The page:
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I'm trying to understand what's behaving errantly on my PAM configuration on FreeBSD 10.0

The machine is configured with two different authentication realms, one is the default Unix authentication and the other one is using the System Security Services Daemon (sssd).

At this moment I'm using this configuration in /etc/pam.d/sshd since I just want to allow sssd logins from ssh.

auth            sufficient      pam_opie.so                  no_warn no_fake_prompts
auth            requisite       pam_opieaccess.so            no_warn allow_local
auth            sufficient      /usr/local/lib/pam_sss.so
#auth           sufficient      pam_krb5.so                  no_warn try_first_pass
#auth           sufficient      pam_ssh.so                   no_warn try_first_pass
auth            required        pam_unix.so                  no_warn use_first_pass

# account
account         required        pam_nologin.so
#account        required        pam_krb5.so
account         required        pam_login_access.so
account         required        /usr/local/lib/pam_sss.so    ignore_unknown_user
account         required        pam_unix.so

# session
#session        optional        pam_ssh.so                   want_agent
session         optional        /usr/local/lib/pam_sss.so
session         optional        /usr/local/lib/pam_mkhomedir.so      mode=0700
session         required        pam_permit.so

# password
password        sufficient      /usr/local/lib/pam_sss.so    use_authtok
#password       sufficient      pam_krb5.so                  no_warn try_first_pass
password        required        pam_unix.so                  no_warn try_first_pass

If I understood correctly, when a sssd user logs on the machine it will hit the auth sufficient /usr/local/lib/pam_sss.so line and since this is sufficientit will login without any problems. When a local user account tries to login it will fail in the sssd check but will succeed in pam_unix.so using the password entered for the first time, without asking for the password again.

But it's not what's happening. To successfully login as a local account, I must remove use_first_pass from pam_unix.so optiions in auth realm and when the user logins, the system first asks for the sssd account, failing since the local users doesn't exists in the external authentication service. Then the system asks again for the same password, but authenticating on the pam_unix.so module. And finally the access is granted.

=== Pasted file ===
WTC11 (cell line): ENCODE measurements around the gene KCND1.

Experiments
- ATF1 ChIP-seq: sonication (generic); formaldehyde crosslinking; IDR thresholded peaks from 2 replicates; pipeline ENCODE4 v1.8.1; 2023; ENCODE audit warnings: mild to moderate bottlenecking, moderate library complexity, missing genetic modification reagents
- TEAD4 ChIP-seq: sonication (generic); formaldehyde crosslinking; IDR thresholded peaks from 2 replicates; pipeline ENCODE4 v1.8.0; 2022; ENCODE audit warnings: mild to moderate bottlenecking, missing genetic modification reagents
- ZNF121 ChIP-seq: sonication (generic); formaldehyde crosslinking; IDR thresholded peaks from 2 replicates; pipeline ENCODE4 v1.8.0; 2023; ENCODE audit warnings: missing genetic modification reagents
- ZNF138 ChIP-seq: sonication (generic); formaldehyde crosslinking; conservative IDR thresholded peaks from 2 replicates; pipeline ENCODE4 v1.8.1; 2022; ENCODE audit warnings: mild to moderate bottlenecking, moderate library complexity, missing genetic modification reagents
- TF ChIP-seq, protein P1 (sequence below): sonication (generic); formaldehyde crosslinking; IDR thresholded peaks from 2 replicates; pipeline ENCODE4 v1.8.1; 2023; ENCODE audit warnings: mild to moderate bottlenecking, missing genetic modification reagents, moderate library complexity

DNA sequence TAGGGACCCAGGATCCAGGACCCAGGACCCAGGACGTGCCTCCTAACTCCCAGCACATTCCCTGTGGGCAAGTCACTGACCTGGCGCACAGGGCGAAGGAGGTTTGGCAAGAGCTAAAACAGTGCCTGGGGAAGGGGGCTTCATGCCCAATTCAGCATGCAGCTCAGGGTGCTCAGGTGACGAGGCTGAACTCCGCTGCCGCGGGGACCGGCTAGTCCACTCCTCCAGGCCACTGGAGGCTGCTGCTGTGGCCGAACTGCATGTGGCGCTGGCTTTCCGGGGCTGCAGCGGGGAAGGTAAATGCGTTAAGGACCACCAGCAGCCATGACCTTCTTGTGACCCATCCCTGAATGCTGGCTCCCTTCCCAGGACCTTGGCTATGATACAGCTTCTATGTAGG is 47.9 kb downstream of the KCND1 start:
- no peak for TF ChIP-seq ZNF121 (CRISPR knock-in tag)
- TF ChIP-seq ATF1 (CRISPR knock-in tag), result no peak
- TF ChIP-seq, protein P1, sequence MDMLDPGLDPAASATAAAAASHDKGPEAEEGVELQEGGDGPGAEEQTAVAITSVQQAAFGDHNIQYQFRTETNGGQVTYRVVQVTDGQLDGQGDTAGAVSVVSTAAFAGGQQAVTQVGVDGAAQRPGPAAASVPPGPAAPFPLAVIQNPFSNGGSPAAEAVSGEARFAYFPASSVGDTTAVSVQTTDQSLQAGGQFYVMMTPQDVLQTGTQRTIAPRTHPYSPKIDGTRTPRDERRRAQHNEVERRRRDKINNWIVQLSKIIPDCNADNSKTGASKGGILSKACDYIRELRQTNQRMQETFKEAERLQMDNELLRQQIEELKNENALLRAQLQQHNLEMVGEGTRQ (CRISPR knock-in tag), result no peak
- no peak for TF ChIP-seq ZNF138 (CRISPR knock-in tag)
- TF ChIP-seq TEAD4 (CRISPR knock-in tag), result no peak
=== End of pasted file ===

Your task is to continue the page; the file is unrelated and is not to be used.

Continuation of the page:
As example, it behaves in this manner:

ssh sssd-test.example.com -l local-user-account
Password: 
Password for local-user-account@sssd-test.example.com:
Last login: Sat May 24 16:22:40 2014 from 192.168.1.100
FreeBSD 10.0-RELEASE-p1 (GENERIC) #0: Tue Apr  8 06:45:06 UTC 2014

Welcome to FreeBSD!

$

I don't exactly why this happens or if it has something to do with the account session. As for my understand about PAM, the configuration should be right.

Thanks in advance,

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1 Answer 1

up vote 2 down vote accepted

Well my premises about the workings of PAM were right.

The pam_sss.so module was expecting the argument forward_pass to relay to password for other PAM modules, as the pam_unix.somodule. So just putting this option do the job. The resultant line was:

auth            sufficient      /usr/local/lib/pam_sss.so           forward_pass

Which ended in another problem. If sssd or even then authentication realm of sssd are down you'll be unable to login, since the pam_sss.so module will no work as and consequently the password will not be forwarded.

So the obvious choice was to put pam_unix.so before pam_sss.so and let everything be "sufficient" with a nicely pam_deny.so at the end. That's the Linux way to solve to problem, but this does not appears to work on FreeBSD.

After some googling through mailing lists the proper way to do this on FreeBSD is using the strange order in PAM:

auth            sufficient      pam_opie.so                 no_warn no_fake_prompts
auth            requisite       pam_opieaccess.so           no_warn allow_local
auth            sufficient      pam_unix.so                 no_warn
auth            sufficient      /usr/local/lib/pam_sss.so   use_first_pass
auth            required        pam_unix.so                 no_warn use_first_pass

So putting pam_unix.so two times in PAM, the first one as sufficient and the last one as required do the trick. I don't know why this happens but it's working and appears to be right way to do.

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